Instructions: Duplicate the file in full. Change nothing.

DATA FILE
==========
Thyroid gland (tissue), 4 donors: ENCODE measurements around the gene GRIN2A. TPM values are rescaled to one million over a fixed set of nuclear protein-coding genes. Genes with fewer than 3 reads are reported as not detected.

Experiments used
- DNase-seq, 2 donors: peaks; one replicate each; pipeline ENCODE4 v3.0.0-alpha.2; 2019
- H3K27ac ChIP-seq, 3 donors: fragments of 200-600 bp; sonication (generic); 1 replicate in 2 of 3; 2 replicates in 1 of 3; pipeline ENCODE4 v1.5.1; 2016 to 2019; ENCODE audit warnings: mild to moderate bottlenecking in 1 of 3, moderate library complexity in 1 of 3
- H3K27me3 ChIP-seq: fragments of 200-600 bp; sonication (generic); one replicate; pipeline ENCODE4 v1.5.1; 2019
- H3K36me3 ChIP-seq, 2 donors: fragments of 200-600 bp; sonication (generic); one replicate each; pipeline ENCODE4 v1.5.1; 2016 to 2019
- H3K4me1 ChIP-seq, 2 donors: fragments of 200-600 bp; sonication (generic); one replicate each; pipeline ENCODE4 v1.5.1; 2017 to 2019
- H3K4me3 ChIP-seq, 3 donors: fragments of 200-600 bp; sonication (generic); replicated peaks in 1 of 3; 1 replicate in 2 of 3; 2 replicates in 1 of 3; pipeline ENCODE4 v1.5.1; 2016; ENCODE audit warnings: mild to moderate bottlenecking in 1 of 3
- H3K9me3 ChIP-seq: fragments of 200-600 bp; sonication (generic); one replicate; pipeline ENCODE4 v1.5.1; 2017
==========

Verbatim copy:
Thyroid gland (tissue), 4 donors: ENCODE measurements around the gene GRIN2A. TPM values are rescaled to one million over a fixed set of nuclear protein-coding genes. Genes with fewer than 3 reads are reported as not detected.

Experiments used
- DNase-seq, 2 donors: peaks; one replicate each; pipeline ENCODE4 v3.0.0-alpha.2; 2019
- H3K27ac ChIP-seq, 3 donors: fragments of 200-600 bp; sonication (generic); 1 replicate in 2 of 3; 2 replicates in 1 of 3; pipeline ENCODE4 v1.5.1; 2016 to 2019; ENCODE audit warnings: mild to moderate bottlenecking in 1 of 3, moderate library complexity in 1 of 3
- H3K27me3 ChIP-seq: fragments of 200-600 bp; sonication (generic); one replicate; pipeline ENCODE4 v1.5.1; 2019
- H3K36me3 ChIP-seq, 2 donors: fragments of 200-600 bp; sonication (generic); one replicate each; pipeline ENCODE4 v1.5.1; 2016 to 2019
- H3K4me1 ChIP-seq, 2 donors: fragments of 200-600 bp; sonication (generic); one replicate each; pipeline ENCODE4 v1.5.1; 2017 to 2019
- H3K4me3 ChIP-seq, 3 donors: fragments of 200-600 bp; sonication (generic); replicated peaks in 1 of 3; 1 replicate in 2 of 3; 2 replicates in 1 of 3; pipeline ENCODE4 v1.5.1; 2016; ENCODE audit warnings: mild to moderate bottlenecking in 1 of 3
- H3K9me3 ChIP-seq: fragments of 200-600 bp; sonication (generic); one replicate; pipeline ENCODE4 v1.5.1; 2017